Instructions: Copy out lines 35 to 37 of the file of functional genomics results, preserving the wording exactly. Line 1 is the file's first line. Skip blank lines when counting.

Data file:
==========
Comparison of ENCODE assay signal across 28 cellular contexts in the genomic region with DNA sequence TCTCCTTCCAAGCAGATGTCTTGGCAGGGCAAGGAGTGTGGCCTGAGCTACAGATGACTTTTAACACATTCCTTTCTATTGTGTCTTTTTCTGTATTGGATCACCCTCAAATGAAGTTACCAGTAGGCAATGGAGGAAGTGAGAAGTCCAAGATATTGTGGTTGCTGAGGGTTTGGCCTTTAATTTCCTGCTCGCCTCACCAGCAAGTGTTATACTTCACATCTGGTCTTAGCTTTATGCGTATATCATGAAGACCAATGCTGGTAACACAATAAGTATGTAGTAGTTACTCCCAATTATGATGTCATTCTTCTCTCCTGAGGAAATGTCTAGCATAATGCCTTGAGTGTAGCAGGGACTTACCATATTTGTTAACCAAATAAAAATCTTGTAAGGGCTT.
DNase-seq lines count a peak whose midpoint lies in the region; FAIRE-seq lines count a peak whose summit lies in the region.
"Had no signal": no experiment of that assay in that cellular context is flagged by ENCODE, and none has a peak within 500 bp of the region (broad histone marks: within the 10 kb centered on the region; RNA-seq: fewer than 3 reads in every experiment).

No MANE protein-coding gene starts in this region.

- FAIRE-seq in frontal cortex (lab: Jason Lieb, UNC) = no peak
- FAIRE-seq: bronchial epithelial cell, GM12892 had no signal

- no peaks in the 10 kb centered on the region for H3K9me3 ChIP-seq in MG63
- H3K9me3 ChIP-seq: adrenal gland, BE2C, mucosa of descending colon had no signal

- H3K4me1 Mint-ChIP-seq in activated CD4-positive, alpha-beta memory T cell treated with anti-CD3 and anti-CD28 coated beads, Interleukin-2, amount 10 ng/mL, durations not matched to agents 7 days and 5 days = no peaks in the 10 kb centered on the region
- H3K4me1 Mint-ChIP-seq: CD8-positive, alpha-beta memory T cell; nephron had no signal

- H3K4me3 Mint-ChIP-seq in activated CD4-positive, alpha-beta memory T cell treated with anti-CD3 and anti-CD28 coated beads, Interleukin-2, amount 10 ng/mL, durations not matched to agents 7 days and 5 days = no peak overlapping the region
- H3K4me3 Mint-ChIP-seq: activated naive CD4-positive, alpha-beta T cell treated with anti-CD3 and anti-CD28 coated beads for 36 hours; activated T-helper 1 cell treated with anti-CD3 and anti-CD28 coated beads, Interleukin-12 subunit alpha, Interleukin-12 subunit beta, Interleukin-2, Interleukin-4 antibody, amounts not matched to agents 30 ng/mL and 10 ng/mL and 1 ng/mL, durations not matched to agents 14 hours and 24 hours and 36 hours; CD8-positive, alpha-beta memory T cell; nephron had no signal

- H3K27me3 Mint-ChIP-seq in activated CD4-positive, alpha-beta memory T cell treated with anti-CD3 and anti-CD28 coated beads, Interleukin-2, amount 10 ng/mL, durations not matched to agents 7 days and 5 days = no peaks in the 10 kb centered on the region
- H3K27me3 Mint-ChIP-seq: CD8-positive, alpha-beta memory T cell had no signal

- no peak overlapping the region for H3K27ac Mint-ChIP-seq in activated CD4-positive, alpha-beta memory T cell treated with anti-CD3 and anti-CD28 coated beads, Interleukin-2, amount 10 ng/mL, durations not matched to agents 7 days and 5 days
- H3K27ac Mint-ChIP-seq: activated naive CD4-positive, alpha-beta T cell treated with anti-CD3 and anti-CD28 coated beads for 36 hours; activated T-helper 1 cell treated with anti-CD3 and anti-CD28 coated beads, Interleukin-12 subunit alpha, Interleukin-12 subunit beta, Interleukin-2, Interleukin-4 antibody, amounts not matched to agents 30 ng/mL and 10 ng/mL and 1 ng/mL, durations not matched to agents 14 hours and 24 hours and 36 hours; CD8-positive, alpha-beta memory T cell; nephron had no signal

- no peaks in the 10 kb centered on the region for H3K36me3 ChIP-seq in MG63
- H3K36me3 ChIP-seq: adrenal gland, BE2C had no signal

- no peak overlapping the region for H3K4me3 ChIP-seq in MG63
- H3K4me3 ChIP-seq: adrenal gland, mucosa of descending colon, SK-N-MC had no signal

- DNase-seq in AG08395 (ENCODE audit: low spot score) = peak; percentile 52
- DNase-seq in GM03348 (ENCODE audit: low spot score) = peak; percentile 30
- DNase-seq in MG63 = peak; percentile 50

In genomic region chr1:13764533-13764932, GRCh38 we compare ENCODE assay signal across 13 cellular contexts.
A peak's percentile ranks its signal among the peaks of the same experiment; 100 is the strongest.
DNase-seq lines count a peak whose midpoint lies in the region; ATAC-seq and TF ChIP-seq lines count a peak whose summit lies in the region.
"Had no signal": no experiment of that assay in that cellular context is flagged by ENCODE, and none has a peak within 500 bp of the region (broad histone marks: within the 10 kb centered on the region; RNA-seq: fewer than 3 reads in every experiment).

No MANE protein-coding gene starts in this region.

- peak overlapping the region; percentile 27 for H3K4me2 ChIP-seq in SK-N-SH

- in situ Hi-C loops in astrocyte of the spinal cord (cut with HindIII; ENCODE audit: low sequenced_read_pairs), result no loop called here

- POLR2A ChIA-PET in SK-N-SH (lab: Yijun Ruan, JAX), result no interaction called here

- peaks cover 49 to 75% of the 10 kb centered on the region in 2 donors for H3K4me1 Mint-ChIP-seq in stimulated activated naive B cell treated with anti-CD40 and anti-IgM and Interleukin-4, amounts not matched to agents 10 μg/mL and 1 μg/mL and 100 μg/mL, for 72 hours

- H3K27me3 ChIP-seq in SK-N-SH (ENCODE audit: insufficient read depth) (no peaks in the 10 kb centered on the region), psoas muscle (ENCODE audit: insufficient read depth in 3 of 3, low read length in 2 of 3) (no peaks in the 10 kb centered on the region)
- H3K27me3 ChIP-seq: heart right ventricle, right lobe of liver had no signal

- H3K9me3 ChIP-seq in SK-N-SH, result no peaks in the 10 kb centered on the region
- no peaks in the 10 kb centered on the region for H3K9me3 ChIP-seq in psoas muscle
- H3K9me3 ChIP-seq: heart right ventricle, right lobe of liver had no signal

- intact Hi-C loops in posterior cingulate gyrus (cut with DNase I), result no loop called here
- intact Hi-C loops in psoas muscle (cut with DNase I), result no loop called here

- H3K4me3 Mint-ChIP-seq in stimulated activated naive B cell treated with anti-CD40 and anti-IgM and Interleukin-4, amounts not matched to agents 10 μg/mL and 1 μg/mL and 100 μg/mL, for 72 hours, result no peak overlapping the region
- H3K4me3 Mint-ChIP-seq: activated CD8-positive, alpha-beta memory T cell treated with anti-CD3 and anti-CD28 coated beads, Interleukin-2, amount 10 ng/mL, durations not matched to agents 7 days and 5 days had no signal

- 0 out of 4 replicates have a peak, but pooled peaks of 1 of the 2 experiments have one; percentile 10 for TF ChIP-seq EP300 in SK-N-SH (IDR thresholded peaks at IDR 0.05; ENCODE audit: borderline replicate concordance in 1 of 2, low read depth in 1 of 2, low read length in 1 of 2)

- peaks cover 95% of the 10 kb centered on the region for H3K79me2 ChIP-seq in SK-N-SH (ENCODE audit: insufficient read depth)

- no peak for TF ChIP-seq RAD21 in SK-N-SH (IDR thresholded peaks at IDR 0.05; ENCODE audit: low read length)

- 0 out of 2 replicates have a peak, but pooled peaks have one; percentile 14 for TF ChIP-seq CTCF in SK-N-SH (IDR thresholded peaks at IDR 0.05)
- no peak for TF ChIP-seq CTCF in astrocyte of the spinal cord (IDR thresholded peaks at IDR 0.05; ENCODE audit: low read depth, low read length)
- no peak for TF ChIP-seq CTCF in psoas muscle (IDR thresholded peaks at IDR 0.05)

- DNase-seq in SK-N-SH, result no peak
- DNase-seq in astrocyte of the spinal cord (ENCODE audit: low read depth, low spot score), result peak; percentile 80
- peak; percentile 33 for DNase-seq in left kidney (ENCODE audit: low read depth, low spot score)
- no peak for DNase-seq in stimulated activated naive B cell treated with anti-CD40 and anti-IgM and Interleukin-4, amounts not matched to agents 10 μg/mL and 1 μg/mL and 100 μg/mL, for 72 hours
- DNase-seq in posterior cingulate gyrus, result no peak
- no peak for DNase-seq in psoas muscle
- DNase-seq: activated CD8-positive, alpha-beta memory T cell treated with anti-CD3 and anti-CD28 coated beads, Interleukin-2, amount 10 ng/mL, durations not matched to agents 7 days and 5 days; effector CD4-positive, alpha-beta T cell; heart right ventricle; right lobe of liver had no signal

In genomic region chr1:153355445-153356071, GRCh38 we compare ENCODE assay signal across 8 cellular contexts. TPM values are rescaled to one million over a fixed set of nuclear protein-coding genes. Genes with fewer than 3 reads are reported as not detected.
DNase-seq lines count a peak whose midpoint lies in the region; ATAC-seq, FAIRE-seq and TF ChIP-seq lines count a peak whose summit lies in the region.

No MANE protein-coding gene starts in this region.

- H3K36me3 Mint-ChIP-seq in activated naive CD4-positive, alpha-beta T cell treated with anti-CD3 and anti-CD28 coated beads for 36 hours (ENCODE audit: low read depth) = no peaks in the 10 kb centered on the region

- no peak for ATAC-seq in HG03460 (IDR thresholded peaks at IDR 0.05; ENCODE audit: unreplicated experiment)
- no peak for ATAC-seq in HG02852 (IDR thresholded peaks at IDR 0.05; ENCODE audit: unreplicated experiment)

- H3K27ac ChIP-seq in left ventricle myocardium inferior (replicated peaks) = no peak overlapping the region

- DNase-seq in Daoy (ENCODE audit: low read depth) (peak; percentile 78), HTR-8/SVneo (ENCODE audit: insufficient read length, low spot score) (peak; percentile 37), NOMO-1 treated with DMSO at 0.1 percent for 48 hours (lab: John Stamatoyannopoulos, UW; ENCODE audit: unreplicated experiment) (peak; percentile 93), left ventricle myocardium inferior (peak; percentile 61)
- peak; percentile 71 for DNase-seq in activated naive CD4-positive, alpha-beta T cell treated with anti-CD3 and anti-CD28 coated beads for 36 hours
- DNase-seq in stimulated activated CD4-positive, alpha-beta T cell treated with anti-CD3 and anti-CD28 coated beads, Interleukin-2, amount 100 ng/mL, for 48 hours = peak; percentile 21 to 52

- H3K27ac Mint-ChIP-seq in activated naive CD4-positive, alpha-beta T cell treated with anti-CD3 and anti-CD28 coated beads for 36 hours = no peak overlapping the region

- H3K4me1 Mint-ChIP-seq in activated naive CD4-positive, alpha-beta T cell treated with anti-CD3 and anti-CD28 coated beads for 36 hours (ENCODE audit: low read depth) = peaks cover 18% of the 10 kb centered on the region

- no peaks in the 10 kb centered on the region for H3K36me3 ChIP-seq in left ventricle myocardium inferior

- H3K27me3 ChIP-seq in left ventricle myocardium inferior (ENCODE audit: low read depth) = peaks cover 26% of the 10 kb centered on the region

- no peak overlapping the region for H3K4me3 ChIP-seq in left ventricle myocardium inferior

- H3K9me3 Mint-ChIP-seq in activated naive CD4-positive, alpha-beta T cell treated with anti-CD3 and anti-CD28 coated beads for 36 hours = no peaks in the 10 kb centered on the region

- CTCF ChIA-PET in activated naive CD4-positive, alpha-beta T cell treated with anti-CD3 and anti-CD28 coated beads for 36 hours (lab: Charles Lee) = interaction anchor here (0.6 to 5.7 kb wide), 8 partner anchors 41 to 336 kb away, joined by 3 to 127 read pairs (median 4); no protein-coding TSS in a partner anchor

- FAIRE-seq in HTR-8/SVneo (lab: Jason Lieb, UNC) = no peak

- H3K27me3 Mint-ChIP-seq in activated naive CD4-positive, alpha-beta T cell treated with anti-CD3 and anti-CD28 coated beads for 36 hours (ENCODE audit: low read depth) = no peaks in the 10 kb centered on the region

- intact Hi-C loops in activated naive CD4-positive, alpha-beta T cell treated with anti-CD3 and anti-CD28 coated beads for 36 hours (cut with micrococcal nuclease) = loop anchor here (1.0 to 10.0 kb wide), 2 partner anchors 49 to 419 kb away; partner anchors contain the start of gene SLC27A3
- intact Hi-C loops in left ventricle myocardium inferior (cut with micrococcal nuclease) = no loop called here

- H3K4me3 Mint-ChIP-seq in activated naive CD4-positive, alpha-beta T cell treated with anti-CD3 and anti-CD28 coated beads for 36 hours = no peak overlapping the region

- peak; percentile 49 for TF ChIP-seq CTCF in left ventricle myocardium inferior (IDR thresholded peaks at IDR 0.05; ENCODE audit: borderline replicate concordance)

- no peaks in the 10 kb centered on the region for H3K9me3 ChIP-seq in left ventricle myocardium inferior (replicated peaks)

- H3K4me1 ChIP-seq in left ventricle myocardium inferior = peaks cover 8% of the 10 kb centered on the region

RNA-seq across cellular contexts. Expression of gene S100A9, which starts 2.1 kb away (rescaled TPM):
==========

- H3K9me3 ChIP-seq in SK-N-SH, result no peaks in the 10 kb centered on the region
- no peaks in the 10 kb centered on the region for H3K9me3 ChIP-seq in psoas muscle
- H3K9me3 ChIP-seq: heart right ventricle, right lobe of liver had no signal